The warehouse backed on to packing and shipping. Sheets of cardboard passed through a machine and after a whirl and a clunk out came a box, ready on the conveyor belt for the next order to be packed in to, taped up and shipped out. Slick and quick. I can see how CRC manages to process orders so quickly; the simple operations system they have in place is extremely efficient.
From here I was taken into customer service and relations, a long room just off the warehouse. Here sat 60 members of staff, all busying themselves, chatting to and emailing customers. A monitor sat on the wall feeding information to everyone about the customers hanging on the line, numbers ticking over letting the staff know how long customers had been waiting.
The atmosphere was friendly and upbeat, much like in the early days of where I’d worked. I got the impression that the top dogs at CRC still understand that human contact and genuine cycling knowledge is part and parcel of a successful cycling retail company.
A book of amusing and inspiring customer stories titled “Random Acts of Kindness” was hanging on the wall; stories about dogs eating Garmins, charity rides and staff going out of their way to help. This seemed a prized possession in the office — several of the staff seemed genuinely happy to be featured in the book. Alongside this was the memo of BBQs and social rides that were lined up for staff.
The shop and show room for Chain Reaction is perched on the front of the warehouse; the very clean and flash-looking building was obviously well stocked. Even though the shop is quite a way from any town — roughly 20 minutes in a car from Belfast — the shop still had several people milling about. Most looked as though they’d just stopped by on their daily training ride to take in the bike porn filling the shelves.
Amongst the kit was a wall full of the latest Vitus frames. This is CRC’s in-house brand. Originally Vitus was a French frame manufacture which sponsored many professional teams in Europe through the 1960s to 1980s. It was purchased and revived by CRC after the once-innovative frame company nearly went bust.
Today the brand is developed and designed just around the corner from the warehouse. A team consisting of engineers and frame builders has been put together to hopefully produce frames and bikes that live up to the once successful company name.
The Irish Continental team AnPost-Chain Reaction — started and run by legend of the sport Sean Kelly — is the testing ground for the Vitus brand. CRC sponsors the team not just with frames but also helps with components through the company’s many contacts.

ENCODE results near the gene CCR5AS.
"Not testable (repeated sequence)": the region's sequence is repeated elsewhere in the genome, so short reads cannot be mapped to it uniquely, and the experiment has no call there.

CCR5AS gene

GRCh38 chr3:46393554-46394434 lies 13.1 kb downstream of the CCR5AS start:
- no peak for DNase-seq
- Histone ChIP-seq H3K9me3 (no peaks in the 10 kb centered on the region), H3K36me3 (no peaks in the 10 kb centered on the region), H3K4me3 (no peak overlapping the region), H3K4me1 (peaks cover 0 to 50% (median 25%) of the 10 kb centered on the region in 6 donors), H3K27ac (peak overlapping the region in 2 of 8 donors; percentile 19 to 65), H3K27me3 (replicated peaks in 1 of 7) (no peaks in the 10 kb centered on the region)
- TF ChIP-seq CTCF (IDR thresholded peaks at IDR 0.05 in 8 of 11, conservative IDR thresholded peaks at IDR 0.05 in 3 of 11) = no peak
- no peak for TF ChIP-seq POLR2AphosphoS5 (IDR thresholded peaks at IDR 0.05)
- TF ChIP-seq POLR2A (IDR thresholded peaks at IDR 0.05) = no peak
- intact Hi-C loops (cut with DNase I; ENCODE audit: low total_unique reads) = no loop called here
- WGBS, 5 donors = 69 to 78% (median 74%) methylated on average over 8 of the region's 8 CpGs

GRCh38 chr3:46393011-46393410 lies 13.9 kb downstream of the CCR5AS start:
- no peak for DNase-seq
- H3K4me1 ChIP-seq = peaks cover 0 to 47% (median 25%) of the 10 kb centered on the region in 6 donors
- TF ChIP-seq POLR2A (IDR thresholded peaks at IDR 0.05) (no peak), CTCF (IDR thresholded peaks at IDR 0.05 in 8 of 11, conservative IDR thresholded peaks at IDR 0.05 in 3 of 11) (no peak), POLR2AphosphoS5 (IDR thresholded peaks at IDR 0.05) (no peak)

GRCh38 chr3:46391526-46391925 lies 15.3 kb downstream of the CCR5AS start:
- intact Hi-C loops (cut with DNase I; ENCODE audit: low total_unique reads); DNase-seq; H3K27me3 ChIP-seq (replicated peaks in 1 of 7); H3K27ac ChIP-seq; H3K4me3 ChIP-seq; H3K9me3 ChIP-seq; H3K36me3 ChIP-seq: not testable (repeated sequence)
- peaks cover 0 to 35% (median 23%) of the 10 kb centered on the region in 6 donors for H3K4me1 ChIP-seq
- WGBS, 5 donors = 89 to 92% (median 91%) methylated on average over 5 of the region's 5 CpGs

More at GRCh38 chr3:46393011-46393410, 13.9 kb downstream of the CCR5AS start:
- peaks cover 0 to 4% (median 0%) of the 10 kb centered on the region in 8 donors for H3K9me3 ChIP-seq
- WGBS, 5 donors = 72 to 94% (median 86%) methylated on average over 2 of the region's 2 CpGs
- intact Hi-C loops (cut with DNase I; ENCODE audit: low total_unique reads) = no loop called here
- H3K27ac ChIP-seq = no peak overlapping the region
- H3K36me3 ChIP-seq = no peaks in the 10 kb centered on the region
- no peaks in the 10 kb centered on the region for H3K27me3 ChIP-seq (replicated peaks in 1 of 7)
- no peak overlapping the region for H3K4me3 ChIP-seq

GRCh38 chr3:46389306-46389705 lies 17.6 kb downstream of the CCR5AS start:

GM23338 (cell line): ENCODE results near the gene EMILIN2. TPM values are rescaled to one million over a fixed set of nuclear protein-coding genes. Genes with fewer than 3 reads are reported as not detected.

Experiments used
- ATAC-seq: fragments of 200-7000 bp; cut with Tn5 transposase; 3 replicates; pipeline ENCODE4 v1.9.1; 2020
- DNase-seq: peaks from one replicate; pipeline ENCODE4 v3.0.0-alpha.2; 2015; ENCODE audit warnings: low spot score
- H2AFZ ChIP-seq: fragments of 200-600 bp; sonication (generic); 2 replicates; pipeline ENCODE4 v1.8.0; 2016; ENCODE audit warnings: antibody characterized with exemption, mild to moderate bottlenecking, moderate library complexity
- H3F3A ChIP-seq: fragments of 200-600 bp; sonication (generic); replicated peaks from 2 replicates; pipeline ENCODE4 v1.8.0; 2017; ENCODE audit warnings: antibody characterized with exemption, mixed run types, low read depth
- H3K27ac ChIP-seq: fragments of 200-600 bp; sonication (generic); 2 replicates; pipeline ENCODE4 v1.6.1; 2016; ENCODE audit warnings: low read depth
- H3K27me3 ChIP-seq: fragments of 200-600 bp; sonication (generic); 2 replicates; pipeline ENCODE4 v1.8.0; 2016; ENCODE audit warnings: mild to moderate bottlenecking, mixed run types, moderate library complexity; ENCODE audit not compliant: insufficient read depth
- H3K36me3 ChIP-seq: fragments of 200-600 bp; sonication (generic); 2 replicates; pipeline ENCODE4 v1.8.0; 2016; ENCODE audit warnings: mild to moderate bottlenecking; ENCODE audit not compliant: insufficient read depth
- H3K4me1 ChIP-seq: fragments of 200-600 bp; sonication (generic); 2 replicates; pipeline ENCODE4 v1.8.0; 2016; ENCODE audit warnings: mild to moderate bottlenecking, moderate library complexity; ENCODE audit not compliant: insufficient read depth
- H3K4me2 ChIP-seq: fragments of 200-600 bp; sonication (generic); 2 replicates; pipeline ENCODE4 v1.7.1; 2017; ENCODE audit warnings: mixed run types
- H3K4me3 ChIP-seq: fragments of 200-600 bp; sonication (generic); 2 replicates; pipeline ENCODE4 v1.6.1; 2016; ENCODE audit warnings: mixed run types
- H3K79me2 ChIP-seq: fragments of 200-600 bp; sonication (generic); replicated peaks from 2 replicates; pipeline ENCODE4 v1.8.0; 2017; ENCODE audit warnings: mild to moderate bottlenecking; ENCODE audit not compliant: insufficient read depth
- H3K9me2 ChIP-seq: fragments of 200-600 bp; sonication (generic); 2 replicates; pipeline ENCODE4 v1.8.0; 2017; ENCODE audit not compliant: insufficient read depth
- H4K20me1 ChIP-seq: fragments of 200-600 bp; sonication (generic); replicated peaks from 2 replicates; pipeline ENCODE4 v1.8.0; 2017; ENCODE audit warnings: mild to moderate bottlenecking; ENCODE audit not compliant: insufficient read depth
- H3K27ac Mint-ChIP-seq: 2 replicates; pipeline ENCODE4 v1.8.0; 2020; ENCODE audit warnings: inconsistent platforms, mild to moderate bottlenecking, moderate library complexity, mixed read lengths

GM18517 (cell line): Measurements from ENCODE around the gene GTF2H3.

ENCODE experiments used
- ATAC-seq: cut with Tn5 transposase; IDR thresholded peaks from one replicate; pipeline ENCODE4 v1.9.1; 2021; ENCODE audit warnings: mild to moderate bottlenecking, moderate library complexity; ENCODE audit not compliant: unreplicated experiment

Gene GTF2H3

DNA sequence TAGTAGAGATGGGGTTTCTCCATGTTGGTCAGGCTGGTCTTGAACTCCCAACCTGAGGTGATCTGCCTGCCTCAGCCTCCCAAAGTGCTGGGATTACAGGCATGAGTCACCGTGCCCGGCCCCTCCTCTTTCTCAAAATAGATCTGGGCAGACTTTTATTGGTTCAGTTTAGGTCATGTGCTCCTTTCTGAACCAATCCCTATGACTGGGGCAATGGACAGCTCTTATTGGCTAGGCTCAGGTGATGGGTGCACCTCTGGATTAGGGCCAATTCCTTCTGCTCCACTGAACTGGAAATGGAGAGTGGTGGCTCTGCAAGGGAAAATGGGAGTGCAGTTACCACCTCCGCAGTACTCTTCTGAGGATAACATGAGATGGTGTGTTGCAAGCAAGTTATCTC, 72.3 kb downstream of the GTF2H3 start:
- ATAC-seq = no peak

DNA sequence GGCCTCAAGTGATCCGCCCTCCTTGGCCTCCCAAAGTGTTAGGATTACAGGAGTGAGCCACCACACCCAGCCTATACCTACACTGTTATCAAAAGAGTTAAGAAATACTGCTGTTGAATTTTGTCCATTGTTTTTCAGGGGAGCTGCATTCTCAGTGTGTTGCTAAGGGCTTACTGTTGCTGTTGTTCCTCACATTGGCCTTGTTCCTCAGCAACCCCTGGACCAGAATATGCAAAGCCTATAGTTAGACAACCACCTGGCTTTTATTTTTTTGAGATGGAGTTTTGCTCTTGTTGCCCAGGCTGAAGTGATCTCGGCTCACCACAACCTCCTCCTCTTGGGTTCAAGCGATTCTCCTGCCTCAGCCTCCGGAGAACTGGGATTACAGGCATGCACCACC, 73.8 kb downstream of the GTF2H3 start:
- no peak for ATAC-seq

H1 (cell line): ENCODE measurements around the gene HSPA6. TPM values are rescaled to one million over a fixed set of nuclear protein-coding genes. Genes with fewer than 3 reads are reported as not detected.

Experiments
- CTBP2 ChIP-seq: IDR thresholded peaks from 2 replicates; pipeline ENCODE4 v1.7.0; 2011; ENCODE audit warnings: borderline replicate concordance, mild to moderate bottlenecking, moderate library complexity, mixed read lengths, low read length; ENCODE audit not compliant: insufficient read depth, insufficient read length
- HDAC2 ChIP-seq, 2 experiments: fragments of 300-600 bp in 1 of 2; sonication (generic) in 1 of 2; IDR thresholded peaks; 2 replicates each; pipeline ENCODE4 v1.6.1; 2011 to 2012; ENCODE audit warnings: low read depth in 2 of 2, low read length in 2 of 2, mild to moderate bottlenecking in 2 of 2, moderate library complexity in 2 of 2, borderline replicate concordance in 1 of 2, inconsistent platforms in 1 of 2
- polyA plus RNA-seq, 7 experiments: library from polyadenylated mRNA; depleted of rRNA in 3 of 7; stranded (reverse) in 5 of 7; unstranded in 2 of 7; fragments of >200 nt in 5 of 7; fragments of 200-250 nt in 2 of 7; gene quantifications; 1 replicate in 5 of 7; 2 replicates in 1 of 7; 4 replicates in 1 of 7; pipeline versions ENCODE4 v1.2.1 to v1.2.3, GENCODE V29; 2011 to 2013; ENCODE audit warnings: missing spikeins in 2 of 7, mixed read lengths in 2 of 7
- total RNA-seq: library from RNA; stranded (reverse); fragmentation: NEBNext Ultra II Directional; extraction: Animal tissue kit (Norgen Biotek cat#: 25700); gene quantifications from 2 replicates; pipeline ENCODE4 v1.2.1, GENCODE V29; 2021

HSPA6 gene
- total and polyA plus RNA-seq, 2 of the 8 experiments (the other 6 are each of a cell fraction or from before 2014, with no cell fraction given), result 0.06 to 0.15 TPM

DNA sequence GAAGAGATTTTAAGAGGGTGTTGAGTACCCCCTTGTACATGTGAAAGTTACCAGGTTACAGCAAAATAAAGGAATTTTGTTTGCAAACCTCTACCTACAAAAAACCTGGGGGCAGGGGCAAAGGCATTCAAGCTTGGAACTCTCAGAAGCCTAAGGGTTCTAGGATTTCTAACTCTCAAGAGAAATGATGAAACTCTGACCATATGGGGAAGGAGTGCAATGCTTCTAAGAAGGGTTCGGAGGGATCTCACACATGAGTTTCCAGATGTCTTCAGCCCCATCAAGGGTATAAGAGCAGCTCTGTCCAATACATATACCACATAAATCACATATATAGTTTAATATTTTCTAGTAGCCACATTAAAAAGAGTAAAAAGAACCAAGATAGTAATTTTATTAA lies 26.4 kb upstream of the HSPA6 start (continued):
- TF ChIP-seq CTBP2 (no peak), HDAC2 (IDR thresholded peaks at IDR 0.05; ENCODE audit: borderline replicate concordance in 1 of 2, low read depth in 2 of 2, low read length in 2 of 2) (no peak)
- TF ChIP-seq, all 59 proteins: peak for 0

Up until this year the engineers at Vitus had been developing frames using a standard open mould. The frame/tube shapes would have been used by several brands but each firm that uses an open mould is able to lay up the carbon sheeting to their liking. This is where the research and expertise come in to play. Different types of carbon and different lay-ups result in a bike that may look the same as others but ride completely differently. Just take the Pinarello/Chinarello situation as an example.
For this year’s Vitus models CRC has invested heavily — tens of thousands of pounds have been spent on designing and producing a mould and tooling of their own. For 2015 many of the frames are completely redesigned, from frame shape to carbon choice and lay up. This came as a surprise — any bike shop that has its own brand, featuring everthing from custom steel to rebadged Taiwanese frames, needs some recognition for forging their own path and going up against the major bike brands.
For a shop like CRC to actually invest heavily in tooling and design says a lot — they are clearly in for the long haul with a brand and investment like this. To undertake a project such as this isn’t easy and they could have quite simply carried on producing open mould designs, sticking a decal on and churning out low- to mid-level frames at a cheap and cheerful price point.
For me seeing the inner workings of CRC was an eye opener. To find out that it is still a family-owned business took the sting out of what I’d always classed as a corporate giant. At its core it’s just an extremely well-managed bike shop; a bike shop with an owner that that had the foresight to see what changes the internet was about to bring.